by Pamela Avila and Georgina Sandoval
Death carries with it connotations of finality, darkness and mourning. However, Día de los Muertos (Day of the Dead) breaks the melancholy mold of death as it transforms it into a celebration of the life and legacy of those who have passed away.
The notion of celebration and remembrance was at the core of Día de los Muertos, which was celebrated in Santa Cruz by the Santa Cruz Museum of Art and History (MAH) and UC Santa Cruz’s El Centro, an ethnic resource center dedicated to the transition, retention and graduation of Chicano and Latino students.
“Many times people view death as a very scary and sad thing, which it certainly is,” said MAH youth programs manager Emily Hope Dobkins. “It is also important to celebrate what people accomplish in their life, reflect upon the people you’ve lost, think about those stories and memories and celebrate all of that in bright colors and art activities.”
Día de los Muertos –– a Latin American tradition originating from Mexico that infuses indigenous Aztec rituals with Catholicism –– has been celebrated at the MAH for five years.
This year, however, was the first year the museum split the event in two. The event now included an exhibit and a celebration at the MAH and a procession to Evergreen Cemetery for an outdoor altar exhibition, which the MAH’s director of community engagement Stacey Marie Garcia said added more authenticity to the festival.
The MAH transformed into a space of celebration as red, yellow, blue and orange “papel picado” swayed from the walls and ceilings. Adults and children were invited to build life lanterns and guests waited in line to get their faces painted as skulls, practicing the tradition of mimicking the rise of the ancestors.
“It’s been a real joy for me to work with so many different community members and see them light up over our new dynamic format — from the colorful art activities taking place at the MAH to the procession to the outdoor altar exhibition created at Evergreen Cemetery,” Dobkins said.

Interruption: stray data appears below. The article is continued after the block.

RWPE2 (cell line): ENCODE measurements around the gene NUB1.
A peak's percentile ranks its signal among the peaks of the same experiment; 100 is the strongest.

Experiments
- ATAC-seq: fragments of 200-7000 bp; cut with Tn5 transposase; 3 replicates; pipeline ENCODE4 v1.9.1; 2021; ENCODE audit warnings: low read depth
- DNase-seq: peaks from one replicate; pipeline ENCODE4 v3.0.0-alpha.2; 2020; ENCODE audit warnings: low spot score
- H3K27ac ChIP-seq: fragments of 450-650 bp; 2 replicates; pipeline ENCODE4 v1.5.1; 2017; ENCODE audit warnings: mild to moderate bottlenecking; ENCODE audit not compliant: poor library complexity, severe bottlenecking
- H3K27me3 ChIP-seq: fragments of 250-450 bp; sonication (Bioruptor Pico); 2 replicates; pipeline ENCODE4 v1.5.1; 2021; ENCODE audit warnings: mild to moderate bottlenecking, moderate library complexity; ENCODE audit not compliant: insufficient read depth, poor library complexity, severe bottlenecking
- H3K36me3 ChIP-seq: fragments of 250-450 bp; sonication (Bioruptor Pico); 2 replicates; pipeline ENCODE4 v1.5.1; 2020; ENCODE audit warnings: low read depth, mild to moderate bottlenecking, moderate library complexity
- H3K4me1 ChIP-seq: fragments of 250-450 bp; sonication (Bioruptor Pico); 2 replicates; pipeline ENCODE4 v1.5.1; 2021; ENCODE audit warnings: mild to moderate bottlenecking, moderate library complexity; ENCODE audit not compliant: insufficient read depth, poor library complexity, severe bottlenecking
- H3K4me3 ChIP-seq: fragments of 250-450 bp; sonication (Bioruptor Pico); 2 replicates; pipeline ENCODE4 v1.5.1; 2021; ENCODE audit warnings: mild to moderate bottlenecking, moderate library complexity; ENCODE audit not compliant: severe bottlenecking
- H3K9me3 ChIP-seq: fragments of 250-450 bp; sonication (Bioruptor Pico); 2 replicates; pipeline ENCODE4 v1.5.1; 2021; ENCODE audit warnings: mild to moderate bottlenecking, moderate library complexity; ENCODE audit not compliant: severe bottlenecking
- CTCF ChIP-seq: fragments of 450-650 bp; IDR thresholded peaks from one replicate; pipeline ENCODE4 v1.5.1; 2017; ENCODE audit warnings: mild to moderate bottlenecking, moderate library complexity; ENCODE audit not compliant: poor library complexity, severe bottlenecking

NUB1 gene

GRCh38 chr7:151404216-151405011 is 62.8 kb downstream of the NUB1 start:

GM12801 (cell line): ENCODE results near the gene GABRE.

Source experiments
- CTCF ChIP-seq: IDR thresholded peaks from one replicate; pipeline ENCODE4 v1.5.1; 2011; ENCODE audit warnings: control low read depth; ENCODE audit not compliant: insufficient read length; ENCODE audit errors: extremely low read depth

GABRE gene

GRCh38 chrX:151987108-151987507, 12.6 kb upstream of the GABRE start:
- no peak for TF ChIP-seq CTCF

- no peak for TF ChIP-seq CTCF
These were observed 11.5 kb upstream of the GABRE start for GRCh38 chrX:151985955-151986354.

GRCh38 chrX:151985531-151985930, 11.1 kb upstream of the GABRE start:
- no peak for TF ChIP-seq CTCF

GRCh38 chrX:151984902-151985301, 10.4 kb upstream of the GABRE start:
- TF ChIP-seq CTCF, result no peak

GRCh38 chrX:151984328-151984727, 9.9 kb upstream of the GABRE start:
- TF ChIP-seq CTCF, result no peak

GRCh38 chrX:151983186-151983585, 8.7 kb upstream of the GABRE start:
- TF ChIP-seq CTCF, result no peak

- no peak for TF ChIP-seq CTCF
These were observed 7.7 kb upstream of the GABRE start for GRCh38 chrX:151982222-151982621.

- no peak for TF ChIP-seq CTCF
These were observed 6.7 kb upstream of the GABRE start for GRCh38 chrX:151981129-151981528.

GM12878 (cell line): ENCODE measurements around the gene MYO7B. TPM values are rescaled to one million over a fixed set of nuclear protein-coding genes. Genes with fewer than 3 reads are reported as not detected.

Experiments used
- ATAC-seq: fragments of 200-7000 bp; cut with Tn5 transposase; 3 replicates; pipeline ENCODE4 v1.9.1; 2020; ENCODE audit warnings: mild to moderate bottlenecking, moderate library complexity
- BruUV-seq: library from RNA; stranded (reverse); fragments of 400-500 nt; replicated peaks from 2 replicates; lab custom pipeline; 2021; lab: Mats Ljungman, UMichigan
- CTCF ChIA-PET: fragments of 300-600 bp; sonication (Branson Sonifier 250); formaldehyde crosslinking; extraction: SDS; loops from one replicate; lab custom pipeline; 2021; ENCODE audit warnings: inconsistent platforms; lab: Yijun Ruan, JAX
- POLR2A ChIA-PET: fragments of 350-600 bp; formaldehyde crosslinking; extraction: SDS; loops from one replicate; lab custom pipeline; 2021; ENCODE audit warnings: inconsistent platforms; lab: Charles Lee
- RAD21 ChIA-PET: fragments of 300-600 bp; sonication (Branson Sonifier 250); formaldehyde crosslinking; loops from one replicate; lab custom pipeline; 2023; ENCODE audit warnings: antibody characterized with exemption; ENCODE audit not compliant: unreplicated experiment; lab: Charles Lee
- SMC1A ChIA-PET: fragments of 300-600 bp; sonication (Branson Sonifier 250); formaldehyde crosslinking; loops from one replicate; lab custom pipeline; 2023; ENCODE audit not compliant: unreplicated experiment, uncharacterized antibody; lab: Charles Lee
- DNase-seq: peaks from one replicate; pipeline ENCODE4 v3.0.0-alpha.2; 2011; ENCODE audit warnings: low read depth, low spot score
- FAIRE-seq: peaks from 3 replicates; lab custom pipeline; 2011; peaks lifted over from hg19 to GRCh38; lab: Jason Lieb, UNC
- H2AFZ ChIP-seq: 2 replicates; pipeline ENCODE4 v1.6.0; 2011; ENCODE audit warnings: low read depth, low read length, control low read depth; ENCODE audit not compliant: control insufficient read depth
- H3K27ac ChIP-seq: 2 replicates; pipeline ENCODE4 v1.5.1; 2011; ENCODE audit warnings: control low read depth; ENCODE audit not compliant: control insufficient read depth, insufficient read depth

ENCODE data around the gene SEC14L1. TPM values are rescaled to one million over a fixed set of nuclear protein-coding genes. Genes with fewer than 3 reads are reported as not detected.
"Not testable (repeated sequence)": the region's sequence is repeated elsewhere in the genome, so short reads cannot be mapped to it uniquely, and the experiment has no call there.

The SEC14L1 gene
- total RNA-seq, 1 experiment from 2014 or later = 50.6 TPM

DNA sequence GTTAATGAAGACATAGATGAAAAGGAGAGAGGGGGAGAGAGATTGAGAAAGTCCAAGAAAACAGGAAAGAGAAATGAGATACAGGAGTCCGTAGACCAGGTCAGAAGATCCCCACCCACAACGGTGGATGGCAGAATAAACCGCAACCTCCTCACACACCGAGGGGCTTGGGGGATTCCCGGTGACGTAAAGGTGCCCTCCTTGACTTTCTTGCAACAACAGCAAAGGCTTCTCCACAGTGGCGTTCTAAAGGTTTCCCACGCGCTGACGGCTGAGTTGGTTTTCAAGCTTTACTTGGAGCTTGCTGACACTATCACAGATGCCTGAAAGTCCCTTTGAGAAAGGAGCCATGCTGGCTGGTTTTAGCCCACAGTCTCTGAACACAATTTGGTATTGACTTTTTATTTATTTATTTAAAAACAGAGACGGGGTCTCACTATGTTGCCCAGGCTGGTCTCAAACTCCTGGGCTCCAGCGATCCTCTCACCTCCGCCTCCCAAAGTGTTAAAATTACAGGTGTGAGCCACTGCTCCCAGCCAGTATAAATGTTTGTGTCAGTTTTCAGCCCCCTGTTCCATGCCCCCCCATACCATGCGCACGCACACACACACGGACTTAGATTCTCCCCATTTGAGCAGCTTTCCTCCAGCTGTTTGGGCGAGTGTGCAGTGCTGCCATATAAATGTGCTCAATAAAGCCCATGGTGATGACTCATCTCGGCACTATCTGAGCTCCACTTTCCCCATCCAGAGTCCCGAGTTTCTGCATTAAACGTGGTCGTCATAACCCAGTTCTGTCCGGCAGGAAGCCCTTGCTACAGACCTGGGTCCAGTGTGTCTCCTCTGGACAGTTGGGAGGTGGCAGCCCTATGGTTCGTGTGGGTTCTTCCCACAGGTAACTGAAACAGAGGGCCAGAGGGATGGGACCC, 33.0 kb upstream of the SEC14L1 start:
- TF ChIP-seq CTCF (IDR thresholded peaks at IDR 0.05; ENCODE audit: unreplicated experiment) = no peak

During Día de los Muertos, family members often clean and decorate the graves of their loved ones. In addition to celebrations, the dead are honored with “ofrendas,” or offerings, which consist of flowers, candles, food, drinks and photos of those being remembered. “Calacas,” or skulls, are also a popular decoration during the festivities.
Before beginning the procession to Evergreen Cemetery, Los Mejicas performed, with the women wearing brightly colored ruffled skirts trimmed with ribbons and lace. Their faces were painted as skulls and they danced to honor their ancestors.
Los Mejicas also took to the stage at UCSC’s celebration later in the day, dancing in front of an elaborate altar of golden orange marigolds and rising smoke that made the air smell of sage.
El Centro director Dr. Judith Estrada said the celebration worked toward not only celebrating death, but life.
“It’s this fusion of not letting go and of being able to bridge life and death in the sense that we are all vulnerable,” Estrada said. “Life and death have no boundaries in the sense of race, class, gender and ethnicity. We all come out of the same place and then we all die.”
Dr. Estrada emphasized the celebration’s ability to foster community within Santa Cruz. Students, faculty and staff, she said, can’t always go home, and this event creates a space where students can feel at home.
“Many of the students don’t want to be in Santa Cruz because they’re missing home. They want to go back to where they feel comfortable, where they can eat the food they grew up with, or get a hug from mom,” Dr. Estrada said. “The main reason to keep this alive is because the students want it.”
Fifth-year literature and Latin American and Latino studies major and El Centro intern Araceli Vicuña said El Centro and its activities continue to be crucial to her time in Santa Cruz.
“This space is a very comfortable space for me, coming from a community college where there were primarily Latinos, to here. It’s what made my transition from community college to the university much more welcoming,” Vicuña said. “It’s a home away from home.”
Día de los Muertos brought together the community to celebrate the lives of those who have passed. While the festivities taught many about the traditions and culture, they also served to transport others to a more comfortable and familiar place.
“[Día de los Muertos] brought a lot of people together and gave us a place to not be by ourselves with our offerings,” said fourth-year marine biology major Shandra Holmes. “There was a sense of beauty in connecting with our roots.”